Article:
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REVIEW: ‘A Christmas Story’ glows, complete with leg lamps

rabejohnny112112_optDan Lauria narrates a nostalgic musical about a family holiday in 1940

BY MICHAEL SOMMERS
NEWJERSEYNEWSROOM.COM
BROADWAY REVIEW

The latest family musical to enter the Broadway lists for the holiday season is “A Christmas Story,” which opened on Monday at the Lunt-Fontanne Theater and proves to be a genuine charmer.

You know the 1983 movie, right? Book writer Joseph Robinette swiftly covers most of the film’s high points about a boy’s Christmas in Indiana, 1940, complete with BB-gun daydreams, the visit to a cranky Santa at Higbee’s department store, the Old Man and his Leg Lamp prize and that incident with the flagpole, now amusingly musicalized by songwriters Benj Pasek and Justin Paul as a “Sticky Situation.”

Genially narrating these nostalgic episodes, Dan Lauria leads a wonderfully spirited company who resemble Norman Rockwell illustrations but carry on like the dickens in director John Rando’s quick, confident production, which is packed with more holiday goodies than Santa’s entire sleigh.

 

Certainly the glowing score is an upbeat pleasure. The Old Man’s infamous Leg Lamp now is glorified in a dizzy waltz as dozens of them twirl around in a Busby Berkeley-style kick-line. Another veritable show-stopper is a kiddie nightclub fantasy in which Miss Shields, the schoolmarm, vamps through “You’ll Shoot Your Eye Out,” flanked by a horde of pint-sized tap dancers.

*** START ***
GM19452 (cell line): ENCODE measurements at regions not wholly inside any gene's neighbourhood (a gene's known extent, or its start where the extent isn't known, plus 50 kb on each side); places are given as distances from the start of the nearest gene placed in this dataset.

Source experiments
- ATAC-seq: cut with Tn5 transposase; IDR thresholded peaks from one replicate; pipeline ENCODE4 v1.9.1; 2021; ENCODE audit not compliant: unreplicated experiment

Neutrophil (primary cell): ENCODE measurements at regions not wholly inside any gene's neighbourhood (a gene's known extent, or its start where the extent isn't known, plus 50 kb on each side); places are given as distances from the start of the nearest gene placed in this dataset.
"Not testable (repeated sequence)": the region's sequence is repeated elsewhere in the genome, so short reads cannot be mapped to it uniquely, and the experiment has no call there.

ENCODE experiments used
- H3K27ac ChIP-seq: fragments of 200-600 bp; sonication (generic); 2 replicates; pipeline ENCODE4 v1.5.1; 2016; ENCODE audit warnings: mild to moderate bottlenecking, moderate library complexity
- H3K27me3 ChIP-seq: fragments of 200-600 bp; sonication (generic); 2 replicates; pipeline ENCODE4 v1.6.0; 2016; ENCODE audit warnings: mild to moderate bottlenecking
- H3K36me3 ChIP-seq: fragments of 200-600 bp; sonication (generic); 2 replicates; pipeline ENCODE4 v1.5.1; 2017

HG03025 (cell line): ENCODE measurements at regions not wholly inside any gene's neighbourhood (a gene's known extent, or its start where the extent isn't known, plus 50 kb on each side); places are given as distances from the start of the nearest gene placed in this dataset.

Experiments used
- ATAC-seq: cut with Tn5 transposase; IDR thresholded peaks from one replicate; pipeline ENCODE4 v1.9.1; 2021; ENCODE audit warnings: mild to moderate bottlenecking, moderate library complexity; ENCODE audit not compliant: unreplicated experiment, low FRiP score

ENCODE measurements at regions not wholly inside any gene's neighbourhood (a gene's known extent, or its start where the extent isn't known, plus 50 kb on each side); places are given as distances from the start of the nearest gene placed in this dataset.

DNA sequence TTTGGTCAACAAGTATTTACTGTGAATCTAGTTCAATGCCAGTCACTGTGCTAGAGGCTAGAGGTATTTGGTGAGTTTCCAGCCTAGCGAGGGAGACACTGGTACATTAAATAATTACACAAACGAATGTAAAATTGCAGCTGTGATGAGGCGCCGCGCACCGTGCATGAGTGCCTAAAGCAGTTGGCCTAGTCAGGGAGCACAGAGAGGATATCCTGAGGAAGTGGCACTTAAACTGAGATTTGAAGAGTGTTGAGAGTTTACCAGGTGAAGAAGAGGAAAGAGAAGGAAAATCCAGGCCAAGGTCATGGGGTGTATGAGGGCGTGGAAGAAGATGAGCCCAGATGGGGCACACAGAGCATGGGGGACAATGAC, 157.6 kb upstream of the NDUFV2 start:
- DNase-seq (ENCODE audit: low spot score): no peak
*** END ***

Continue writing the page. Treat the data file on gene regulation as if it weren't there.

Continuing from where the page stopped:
The musical’s makers wisely contrast these gaudy escapades with homier scenes and songs, much of it redolent of the 1930-40s Hit Parade era and all of it warmly orchestrated by Larry Blank.  boltonJohn112112_opt

Another significant treat is watching the performers put the show over so vibrantly. The bespectacled Johnny Rabe is clear-toned and ingenuous as the ever-anxious Ralphie. John Bolton’s gangling, goofy Old Man recalls Dick Van Dyke at his dizziest. Erin Dilly is all warmth and sweet musicality as Mother. Caroline O’Connor’s prim Miss Shields busts loose on several wacky occasions.

Meanwhile, the pair of yelping bloodhounds who make off with the turkey offer a lot more fun than the pooch currently in “Annie.” Personable as the neighborhood kids, a crowd of young troupers nimbly sings and dances every chance they get. Choreographer Warren Carlyle’s dances are frisky, be it the Wild West revels for a galloping “Ralphie to the Rescue” sequence or that crackling second-act tap number led by tiny Luke Spring.

Designed by Elizabeth Hope Clancy, the period wintertime clothes that everyone wears lend authenticity to the visuals. Speaking of 1940-ish period, the story’s few mildly racist comedy bits look cute rather than dubious while Ralphie’s home town evidently sports a happy ethnic mix. For all of the all-American musical’s bustling events, Rando’s measured direction nicely keeps “A Christmas Story” rolling along at an easygoing clip. No hard-sell business here: Just a familiar tale rendered as appealing musical theater.

“A Christmas Story” continues through Dec. 30 at the Lunt-Fontanne Theater, 205 W. 46th St., New York. Call (877) 250-2929 or visit www.achristmasstorythemusical.com.

RECENT REVIEWS BY MICHAEL SOMMERS

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